Integrated Rural Development: Guidelines from Sri Sathya Sai - Part 2

Sri Sathya Sai serving the rural underprivileged

If Indian culture in its proper form were to exist anywhere, it could possibly be found only in the rural areas of India. While doing one’s job, one should think about how one can contribute to rural development. All Management students must study a course on Integrated Rural Development Management (IRDM) [i]. For IRDM, the management of water, health care, plantation, sanitary systems, and wind energy are very essential. 

1. An educated person can do great service by residing in a village. He triumphs over the hearts of the simple villagers by talking to them with love and genuine concern. One can even win over the nation by sweet talk. You cannot always oblige, but you can speak always in an obliging manner. A farmer would feel very pleased if an educated person visits his fields and discusses farming practices with him. You can advise him about the superiority of organic manure over chemical fertilizers, as chemical fertilizers deplete the minerals from the soil. Cow dung is good natural manure. 

2. Diseases are rampant in villages due to poor sanitation and hygiene. One can arrange for the digging of a septic tank. No expenses would be involved as most of the able bodied people from the village would come forward with crowbars and contribute their labour with love, without having to incur any financial expenditure.

3. In villages, talking is ‘heartful’ [ii], whereas in towns it is ‘artificial.’ If one wants to perform the marriage of any close relation in a city, one has to get milk from the dairy paying INR 1,000 or INR 2,000. Whereas in villages, those who have cows take the initiative to say of their own volition, “We heard that there is a marriage in your house. Please take this milk.” The women in the village come forward and share the household work amongst them. In cities, they charge INR 5 for a laddu (traditional Indian round-shaped sweet made of chana flour and sugar), while in villages, people themselves make them as a group.

4. As regards pandals, people pay thousands of rupees in cities whereas in villages, those who are familiar with such work volunteer to erect the pandals. It is done perfectly. Green leaves (buntings) would be tied all over. In those days, houses were small and when a large number of people collected, it would become quite suffocating. The green leaves take in carbon dioxide and give back fresh oxygen. This is the significance of Torana (buntings). In cities, they put plastic leaves, which only serve the purpose of ornamental decoration without any natural utility value.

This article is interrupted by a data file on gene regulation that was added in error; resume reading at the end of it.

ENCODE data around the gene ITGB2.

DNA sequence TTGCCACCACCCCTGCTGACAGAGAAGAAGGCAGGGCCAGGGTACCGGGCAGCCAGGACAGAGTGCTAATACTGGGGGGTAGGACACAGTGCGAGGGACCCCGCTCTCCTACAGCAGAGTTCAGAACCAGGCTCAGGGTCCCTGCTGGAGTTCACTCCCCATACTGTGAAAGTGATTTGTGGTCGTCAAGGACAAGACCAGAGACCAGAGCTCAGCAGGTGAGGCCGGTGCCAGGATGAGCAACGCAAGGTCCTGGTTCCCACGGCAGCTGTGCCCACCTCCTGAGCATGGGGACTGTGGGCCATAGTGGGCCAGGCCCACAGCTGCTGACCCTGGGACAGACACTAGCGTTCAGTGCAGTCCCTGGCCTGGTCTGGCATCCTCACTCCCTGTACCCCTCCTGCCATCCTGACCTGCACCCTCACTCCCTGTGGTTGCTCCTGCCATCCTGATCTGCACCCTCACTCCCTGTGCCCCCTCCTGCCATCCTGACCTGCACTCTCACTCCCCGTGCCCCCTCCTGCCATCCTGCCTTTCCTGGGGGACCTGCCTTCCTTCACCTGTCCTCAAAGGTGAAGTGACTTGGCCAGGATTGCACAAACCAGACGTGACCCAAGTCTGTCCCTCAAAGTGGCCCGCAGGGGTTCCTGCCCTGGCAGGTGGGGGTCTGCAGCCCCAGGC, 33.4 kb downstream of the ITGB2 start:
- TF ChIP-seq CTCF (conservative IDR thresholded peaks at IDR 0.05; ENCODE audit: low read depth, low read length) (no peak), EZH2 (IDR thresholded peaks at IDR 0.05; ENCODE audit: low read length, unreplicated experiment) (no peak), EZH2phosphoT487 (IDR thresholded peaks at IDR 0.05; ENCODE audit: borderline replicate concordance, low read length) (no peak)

5. There exists a great sense of security in villages. While in cities, if thieves rob the neighbours’ belongings and take it away in a truck, nobody even bothers, whereas if a stranger just enters a village, people immediately inquire and ascertain details about his/her antecedents. Such concern, self-imposed responsibility and security prevail in villages. In case of a quarrel between a husband and wife in villages, the village elders would call both the husband and wife and reconcile their differences in a harmonious manner. Such sort of informal judicial system existed in the villages in India in the past to resolve the conflicts and also maintain law and order.

6. An individual can lead a simple, yet a happy life in a village. He can go into the open countryside and breathe the fresh air. He can lead a comfortable and a happy life even with a monthly income of INR 2,000, whereas in any metropolitan city in India even with a huge monthly income such comfortable life is not possible owing to heavy expenditure pertaining to house rent, transportation, taxes and other miscellaneous expenses. In cities, if one wants to lead a sanctimonious life, the society will not let one to do so. The nature of the leaf is to remain still, but when the wind blows, it flutters. So also a person’s mind wavers due to the various distractions in the city, the most important being the company he keeps. An individual ought to keep away from bad company. “Tyaja Durjana Samsargam, Bhaja Sadhu Samaagamam, Kuru Punyam Ahoratram, Smara Nitya Anityatam”, meaning shun bad company, seek the company of pious people, engage oneself in pious activities day and night, discriminate between the permanent and ephemeral.

Continued in Part 3...


i] Baba was actually suggesting this to the group of Management students of Sri Sathya Sai Institute of Higher Learning, to develop sensitivity about the problems of people living in rural areas. This, however, may be equally applicable in a general manner to all those pursuing Management programmes in other universities in India and elsewhere. 

ii] In villages in India and other neighbouring countries in the sub-continent, the rural folk are informal in their interactions and dealings with one another. They address each other as if they all belong to the same family or kin and they maintain warm and personal relations among themselves, which Baba terms as ‘heartful’ which implies conversing whole-heartedly. 

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